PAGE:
How Amma’s chef grilled this impossibly flaky and delicate fish on a skewer in the tandoor oven without the fish falling off into the flame will perhaps deserve a whole chapter, and I would like to know how. The multi-layered flavor was powerful and intoxicating: The mild and buttery fish was accentuated by the acidic tomato and pungent cumin and coriander, while the slight char from the tandoor made the dish even more savory. As for its minty companion, despite leaning dangerously toward being greasy on my intolerance scale, the mint rice pulled through mainly by its refreshing scent and by its small ration. There were probably enough herbs and spices in this special of the day to open up a corner store, but the rice and the fish collaborated surprisingly amicably on the plate, while they did not necessarily augment the flavors by the presence of each other.

Bagharey Baingan - stuffed baby eggplant, spicy peanut-curry leaf sauce

Stuffed with what I have no idea, but the plump baby eggplants were cooked in a thick curry to the exact point where they were soft and yet still firm, instead of falling into a sorry soggy mush. The curry had an unusual twist, which I attributed to the mysterious curry leaf.
Left: Baby Eggplant, Right: Okra
Kararee Bhindi - crispy tangy okra, tomatoes and red onions

An innovative and interesting concept, but I am not sure if the time and energy exerted in slicing up the okras would be justified. Despite my abhorrence toward excessive use of oil, which was strongly communicated to our waiter, he recommended this signature dish: It was oily, which did not surprise anyone because shredded and battered vegetables were meant to absorb frying oil (unless one is willing to apprentice oneself to those monkish Japanese tempura masters for a good part of their youth to learn how to fry in oil but not to be fried in oil). The vinegar and red onions all tried to help and did their very best, but the more I ate the more oil congealed at the bottom of my stomach.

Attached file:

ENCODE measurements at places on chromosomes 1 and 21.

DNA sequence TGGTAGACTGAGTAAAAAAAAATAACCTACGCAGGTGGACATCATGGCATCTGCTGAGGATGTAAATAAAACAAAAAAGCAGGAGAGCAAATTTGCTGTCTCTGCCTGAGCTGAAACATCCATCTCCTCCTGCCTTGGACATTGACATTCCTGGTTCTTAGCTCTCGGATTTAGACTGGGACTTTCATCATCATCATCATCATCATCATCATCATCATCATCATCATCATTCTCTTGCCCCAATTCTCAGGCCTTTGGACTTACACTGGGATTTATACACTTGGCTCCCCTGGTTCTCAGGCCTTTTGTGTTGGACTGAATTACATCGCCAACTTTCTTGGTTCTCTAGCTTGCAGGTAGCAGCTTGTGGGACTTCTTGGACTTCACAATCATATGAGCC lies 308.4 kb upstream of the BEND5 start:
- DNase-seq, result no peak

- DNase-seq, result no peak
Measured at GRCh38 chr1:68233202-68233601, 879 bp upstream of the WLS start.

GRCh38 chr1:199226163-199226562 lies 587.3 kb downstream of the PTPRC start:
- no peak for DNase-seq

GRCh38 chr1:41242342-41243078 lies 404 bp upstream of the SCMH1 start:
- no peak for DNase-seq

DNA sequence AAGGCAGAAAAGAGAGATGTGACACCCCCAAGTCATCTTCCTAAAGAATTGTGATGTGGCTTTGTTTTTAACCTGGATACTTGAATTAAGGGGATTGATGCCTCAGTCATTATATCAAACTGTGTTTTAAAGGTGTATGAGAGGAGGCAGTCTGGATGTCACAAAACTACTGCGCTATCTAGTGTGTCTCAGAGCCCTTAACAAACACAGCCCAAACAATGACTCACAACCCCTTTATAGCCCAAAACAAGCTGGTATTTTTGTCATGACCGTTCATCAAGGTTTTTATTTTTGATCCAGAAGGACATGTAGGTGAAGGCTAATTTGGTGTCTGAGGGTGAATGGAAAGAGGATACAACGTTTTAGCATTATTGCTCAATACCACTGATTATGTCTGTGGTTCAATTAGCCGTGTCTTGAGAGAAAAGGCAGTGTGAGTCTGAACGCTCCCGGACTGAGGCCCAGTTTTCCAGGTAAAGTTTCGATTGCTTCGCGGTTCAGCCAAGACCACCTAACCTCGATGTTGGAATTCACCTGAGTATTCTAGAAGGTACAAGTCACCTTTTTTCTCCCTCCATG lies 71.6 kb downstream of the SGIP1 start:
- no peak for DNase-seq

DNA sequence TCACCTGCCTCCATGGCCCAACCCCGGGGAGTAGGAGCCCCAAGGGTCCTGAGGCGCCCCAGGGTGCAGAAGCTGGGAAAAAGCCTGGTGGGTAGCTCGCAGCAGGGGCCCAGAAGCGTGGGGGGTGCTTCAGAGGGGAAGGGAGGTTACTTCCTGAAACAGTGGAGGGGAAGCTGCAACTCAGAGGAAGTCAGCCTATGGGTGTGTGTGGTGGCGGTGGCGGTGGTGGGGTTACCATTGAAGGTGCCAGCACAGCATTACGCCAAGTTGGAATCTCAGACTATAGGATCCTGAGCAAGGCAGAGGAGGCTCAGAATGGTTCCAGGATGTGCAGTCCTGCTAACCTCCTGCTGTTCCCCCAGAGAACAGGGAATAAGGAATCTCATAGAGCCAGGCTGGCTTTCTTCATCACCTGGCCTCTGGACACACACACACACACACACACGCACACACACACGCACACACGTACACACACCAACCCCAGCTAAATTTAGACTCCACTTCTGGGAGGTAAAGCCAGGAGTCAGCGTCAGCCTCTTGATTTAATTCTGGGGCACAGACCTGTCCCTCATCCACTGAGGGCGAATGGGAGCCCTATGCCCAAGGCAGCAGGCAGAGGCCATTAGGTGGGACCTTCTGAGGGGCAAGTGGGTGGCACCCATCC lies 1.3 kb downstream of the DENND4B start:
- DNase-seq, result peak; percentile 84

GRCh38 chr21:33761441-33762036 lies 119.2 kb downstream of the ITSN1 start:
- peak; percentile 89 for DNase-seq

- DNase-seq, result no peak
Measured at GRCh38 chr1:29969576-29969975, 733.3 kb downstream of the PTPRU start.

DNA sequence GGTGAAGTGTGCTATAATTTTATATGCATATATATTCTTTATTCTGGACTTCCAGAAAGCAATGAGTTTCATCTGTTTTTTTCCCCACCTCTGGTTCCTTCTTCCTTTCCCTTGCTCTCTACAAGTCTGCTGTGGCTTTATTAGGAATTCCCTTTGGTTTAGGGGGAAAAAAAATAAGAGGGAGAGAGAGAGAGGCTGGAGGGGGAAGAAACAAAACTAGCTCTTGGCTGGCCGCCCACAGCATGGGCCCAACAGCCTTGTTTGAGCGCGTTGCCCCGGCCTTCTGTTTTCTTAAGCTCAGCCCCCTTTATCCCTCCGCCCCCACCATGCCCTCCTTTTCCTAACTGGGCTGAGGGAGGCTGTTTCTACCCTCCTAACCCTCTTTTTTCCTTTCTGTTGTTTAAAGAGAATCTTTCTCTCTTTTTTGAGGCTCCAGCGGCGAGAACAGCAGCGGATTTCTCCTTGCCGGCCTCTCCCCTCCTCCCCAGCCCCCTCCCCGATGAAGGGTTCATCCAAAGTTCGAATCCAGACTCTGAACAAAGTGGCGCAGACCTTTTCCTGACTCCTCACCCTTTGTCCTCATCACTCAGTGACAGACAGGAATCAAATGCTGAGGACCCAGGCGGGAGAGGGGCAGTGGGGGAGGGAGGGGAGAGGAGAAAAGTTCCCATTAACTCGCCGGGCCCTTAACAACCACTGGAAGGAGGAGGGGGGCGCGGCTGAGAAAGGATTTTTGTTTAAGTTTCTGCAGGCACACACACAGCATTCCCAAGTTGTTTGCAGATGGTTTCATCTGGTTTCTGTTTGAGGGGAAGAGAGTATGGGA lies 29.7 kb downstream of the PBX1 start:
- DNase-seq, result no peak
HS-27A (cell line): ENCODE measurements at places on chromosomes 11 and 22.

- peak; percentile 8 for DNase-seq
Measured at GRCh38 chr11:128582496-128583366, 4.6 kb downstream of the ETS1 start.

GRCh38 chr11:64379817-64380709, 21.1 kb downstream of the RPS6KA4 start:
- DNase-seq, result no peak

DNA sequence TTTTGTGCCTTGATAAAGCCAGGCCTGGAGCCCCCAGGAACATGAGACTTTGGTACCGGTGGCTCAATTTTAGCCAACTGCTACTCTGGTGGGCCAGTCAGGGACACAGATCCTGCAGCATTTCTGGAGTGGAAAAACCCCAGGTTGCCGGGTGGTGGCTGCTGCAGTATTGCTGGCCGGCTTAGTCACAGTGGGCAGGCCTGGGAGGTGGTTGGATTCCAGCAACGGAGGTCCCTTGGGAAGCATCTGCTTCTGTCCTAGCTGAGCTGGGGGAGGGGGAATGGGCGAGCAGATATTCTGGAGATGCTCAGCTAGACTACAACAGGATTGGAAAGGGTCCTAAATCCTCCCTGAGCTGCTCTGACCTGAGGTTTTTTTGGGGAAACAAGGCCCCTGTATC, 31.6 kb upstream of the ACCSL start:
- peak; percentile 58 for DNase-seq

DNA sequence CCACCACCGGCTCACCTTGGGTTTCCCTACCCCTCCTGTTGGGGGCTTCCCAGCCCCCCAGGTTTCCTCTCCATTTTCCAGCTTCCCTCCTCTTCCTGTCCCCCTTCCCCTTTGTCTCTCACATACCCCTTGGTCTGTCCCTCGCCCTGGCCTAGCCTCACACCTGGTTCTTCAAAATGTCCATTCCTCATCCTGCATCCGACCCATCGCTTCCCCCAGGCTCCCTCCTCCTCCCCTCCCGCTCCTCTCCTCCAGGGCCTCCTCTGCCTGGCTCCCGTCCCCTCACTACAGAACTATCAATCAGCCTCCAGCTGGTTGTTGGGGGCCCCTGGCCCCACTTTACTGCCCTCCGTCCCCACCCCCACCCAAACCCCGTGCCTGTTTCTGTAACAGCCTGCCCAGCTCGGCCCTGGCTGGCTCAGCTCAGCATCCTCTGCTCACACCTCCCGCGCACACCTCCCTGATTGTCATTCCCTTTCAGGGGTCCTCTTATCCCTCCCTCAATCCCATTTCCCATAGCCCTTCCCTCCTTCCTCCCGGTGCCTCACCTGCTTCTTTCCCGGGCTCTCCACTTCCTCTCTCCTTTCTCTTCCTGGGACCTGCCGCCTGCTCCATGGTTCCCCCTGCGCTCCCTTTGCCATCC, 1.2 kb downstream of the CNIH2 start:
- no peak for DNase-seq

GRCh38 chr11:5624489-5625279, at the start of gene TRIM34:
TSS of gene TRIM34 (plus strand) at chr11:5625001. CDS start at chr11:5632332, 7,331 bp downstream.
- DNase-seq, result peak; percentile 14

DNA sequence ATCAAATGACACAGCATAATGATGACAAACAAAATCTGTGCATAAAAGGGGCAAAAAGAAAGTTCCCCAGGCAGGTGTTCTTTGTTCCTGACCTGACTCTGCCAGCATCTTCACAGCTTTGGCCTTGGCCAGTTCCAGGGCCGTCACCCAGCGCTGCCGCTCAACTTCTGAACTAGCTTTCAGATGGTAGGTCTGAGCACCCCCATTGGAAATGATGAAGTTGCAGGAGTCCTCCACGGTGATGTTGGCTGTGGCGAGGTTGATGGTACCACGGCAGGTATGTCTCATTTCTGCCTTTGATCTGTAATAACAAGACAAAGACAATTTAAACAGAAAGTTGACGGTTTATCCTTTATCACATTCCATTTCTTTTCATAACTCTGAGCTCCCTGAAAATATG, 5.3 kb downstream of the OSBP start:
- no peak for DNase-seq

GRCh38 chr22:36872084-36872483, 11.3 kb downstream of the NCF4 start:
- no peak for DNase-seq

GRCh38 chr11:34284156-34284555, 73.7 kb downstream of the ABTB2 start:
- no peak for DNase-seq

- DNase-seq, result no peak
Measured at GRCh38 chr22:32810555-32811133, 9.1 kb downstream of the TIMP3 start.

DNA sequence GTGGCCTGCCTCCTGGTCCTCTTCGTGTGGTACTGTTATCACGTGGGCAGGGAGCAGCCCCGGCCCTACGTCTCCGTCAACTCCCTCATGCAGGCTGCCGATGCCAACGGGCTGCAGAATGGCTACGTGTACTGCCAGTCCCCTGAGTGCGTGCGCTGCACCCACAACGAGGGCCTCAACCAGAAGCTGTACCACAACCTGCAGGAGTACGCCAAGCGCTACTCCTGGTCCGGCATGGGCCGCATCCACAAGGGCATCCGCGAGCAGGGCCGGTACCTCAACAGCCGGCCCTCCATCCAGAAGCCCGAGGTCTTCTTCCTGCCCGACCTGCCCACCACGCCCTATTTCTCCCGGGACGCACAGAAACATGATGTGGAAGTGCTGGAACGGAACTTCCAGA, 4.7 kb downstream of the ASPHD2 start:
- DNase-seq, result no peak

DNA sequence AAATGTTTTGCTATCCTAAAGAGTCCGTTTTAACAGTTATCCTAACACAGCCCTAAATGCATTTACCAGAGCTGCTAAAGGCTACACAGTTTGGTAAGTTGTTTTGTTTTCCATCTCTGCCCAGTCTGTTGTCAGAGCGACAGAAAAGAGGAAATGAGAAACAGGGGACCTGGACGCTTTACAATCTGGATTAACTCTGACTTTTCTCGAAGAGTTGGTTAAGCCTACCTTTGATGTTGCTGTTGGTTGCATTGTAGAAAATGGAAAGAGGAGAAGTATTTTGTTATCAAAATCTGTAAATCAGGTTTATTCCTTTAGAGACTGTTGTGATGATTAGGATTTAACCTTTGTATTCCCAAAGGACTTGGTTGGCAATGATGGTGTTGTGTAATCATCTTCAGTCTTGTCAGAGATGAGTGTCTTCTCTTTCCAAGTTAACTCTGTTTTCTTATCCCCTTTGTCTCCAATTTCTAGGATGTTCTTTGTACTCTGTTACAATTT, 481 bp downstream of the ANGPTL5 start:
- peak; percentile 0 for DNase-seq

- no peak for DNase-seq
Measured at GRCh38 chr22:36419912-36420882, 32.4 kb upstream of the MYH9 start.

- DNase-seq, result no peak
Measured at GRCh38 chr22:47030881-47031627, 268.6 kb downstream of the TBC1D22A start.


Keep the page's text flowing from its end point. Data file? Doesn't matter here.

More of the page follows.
Lachha Paratha

Fluffy and layered bread is my choice of Indian bread nowadays, over my previous allegiance toward nan. Amma’s paratha was lean, light and fluffy; however, for layered bread, I do like my fat in order to achieve the truly distinct and separate layers.

Basmati Rice - spiced with whole garam masala

Simply flavored with garam masala without any other unnecessary embellishments – e.g. carrots, raisins or ghee – the aromatic simple rice served all the dishes as an unobtrusive but amiable and able companion.

Gulab Jamun - fried cheese balls in honey syrup

Two elongated balls were fried to attain a nice shell on the outside – undiminished even by the syrup – and melting hot burst of fragrant milkiness inside. Although I did not taste the honey, the sweetness of the syrup was reined in, for which I was grateful, several steps before reaching the customary deathly liquid sugar. All in all, it was not a dessert that you would remember next year, yet it was a nice enough way to sweeten the mouth at the end of a pleasant meal.


Appallingly vacant and devoid of spices, the watery, runny, luke-warm and murky brown liquid shocked us from a spicy daydream filled with maharajas and glittering jewels into the harsh reality of East 51st Street, New York.

Address: 246 E 51st Street, New York, NY 10022
Phone:  (212) 644-8330